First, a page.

burnt shale


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burnt shale

n
(Civil Engineering) carbonaceous shale formed by destructive distillation of oil shale or by spontaneous combustion of shale after it has been some years in a tip: sometimes used in road making
References in periodicals archive ?
The burnt shale alone develops a strength of 30 MPa, which makes it a valuable low cost cement constituent.
Township roads then were mostly covered with "red dog," the burnt shale that is left when the pile of discarded stone and coal from a mine tipple goes through spontaneous combustion.
Describing her work on the "terrible beauty" of Durham's coastline, Konttinen wrote: "Coal-black sand frosted with sulphur, purple rocks of burnt shale, pebbles luminous with iron dioxide.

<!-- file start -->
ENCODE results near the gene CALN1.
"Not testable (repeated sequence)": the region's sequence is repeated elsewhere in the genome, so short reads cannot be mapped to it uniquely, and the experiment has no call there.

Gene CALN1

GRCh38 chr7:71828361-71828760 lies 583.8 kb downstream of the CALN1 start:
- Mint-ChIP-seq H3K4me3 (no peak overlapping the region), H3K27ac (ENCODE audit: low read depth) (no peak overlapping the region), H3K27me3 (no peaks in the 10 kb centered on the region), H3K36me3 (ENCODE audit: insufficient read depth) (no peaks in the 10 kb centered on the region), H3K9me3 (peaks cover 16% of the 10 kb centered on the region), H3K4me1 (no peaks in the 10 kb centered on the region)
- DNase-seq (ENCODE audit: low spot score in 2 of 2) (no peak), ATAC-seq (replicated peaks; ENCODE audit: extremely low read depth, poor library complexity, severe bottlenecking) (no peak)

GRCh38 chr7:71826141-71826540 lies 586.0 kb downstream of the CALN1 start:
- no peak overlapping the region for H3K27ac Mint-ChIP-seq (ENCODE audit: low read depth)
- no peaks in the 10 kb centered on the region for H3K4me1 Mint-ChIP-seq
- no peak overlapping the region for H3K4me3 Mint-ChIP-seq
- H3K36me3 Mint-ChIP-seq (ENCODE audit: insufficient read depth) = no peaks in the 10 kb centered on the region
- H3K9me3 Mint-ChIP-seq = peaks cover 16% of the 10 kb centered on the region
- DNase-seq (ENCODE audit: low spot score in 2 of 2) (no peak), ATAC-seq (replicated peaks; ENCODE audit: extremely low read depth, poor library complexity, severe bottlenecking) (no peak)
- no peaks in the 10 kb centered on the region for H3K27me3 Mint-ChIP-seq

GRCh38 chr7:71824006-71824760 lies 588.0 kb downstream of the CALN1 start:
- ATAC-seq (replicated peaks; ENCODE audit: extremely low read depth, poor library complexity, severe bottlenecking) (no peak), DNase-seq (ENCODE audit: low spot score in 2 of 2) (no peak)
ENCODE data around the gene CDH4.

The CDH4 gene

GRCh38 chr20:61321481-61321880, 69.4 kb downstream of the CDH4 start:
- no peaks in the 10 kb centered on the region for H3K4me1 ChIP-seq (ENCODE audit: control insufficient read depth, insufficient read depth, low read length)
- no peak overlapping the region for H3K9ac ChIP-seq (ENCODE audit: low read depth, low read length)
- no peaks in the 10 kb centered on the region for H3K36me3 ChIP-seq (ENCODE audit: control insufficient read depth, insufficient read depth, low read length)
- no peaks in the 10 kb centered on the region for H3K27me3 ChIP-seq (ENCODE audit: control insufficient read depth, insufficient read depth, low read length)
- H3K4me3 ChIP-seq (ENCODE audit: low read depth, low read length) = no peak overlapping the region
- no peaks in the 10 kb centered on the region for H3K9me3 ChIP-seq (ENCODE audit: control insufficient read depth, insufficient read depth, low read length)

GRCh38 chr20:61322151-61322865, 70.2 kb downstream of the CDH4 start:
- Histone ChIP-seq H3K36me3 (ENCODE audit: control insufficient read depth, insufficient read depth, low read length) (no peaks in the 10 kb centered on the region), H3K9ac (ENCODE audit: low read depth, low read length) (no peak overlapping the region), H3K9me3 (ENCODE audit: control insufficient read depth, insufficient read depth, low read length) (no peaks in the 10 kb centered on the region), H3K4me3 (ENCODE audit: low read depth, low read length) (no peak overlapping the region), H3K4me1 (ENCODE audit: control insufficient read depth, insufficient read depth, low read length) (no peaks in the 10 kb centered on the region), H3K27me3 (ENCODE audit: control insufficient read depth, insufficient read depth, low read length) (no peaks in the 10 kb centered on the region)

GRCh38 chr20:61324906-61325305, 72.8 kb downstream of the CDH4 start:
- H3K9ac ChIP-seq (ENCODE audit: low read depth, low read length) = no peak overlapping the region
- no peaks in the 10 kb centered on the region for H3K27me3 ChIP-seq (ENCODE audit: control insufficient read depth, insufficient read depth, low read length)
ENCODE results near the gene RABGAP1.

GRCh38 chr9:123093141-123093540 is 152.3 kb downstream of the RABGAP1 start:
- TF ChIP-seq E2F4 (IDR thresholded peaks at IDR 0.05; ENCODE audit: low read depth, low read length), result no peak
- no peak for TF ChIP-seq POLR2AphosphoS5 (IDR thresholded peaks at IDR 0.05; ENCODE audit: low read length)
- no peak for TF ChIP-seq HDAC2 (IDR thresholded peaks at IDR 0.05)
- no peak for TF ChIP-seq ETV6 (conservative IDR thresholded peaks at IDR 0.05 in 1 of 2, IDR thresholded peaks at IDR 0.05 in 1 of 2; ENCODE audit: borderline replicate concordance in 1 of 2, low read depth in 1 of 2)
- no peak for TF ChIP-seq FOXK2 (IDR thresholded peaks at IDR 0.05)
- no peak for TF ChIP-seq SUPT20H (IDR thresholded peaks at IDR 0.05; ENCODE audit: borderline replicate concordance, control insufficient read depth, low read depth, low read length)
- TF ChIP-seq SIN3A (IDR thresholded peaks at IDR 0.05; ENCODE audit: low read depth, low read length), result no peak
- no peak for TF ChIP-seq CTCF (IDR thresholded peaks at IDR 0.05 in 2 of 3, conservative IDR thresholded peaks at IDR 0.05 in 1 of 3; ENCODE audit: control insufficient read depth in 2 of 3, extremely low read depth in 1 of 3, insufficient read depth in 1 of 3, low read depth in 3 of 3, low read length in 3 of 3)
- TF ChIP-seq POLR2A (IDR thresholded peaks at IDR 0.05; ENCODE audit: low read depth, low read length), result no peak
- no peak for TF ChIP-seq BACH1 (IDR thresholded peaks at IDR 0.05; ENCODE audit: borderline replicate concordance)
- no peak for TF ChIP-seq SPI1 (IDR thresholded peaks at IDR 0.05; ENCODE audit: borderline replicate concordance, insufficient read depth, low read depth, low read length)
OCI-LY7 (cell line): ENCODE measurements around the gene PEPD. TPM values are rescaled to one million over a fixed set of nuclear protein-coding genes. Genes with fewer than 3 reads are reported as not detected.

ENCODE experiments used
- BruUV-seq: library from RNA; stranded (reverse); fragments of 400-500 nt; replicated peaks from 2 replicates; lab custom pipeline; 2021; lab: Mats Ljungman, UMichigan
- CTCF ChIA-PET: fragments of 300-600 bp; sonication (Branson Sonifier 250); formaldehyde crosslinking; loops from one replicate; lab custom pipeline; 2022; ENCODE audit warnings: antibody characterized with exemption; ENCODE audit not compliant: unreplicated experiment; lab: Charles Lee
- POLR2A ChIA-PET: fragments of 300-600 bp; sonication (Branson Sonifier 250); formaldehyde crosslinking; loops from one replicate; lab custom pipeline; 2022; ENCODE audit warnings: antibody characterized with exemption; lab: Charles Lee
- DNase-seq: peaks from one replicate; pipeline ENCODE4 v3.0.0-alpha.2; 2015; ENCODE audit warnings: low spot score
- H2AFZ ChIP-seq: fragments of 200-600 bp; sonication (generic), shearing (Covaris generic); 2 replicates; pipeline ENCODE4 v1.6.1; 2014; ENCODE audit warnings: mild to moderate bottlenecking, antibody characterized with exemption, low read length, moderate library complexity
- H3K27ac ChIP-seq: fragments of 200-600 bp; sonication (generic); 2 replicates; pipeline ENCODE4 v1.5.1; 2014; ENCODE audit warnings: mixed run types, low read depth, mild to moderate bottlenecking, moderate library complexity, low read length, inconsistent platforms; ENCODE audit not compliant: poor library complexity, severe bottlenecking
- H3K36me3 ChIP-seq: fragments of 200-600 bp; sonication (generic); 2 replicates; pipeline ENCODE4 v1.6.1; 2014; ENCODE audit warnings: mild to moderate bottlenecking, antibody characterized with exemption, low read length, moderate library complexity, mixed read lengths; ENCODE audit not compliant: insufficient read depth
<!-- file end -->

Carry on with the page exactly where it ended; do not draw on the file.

However, demolition and site clearance identified potential problems in the form of burnt shale and unfavourable geology.
Kunda Nordic Cement in Kunda, Estonia, and Holcim Dotternhausen cement plant are using burnt shale as a cement component.
Kikas and coworkers, studying the influence of OSA on the properties of self-stressing shale ash cement, concluded that the concrete made with burnt shale is characterized by high strength, high frost resistance, and low permeability.
Research on Estonian oil shale ash has shown that the use of burnt shale as a feedstock in production of cement is very effective.
In Dotternhausen, Germany, for example, clinker (raw meal and oil shale) from the rotary kiln and hydraulic burnt shale from fluidised bed combustion unit together are used to produce Portland-burnt shale cement [3].
That means that the burnt shale, when mixed with water, gets hard and develops strength like cement.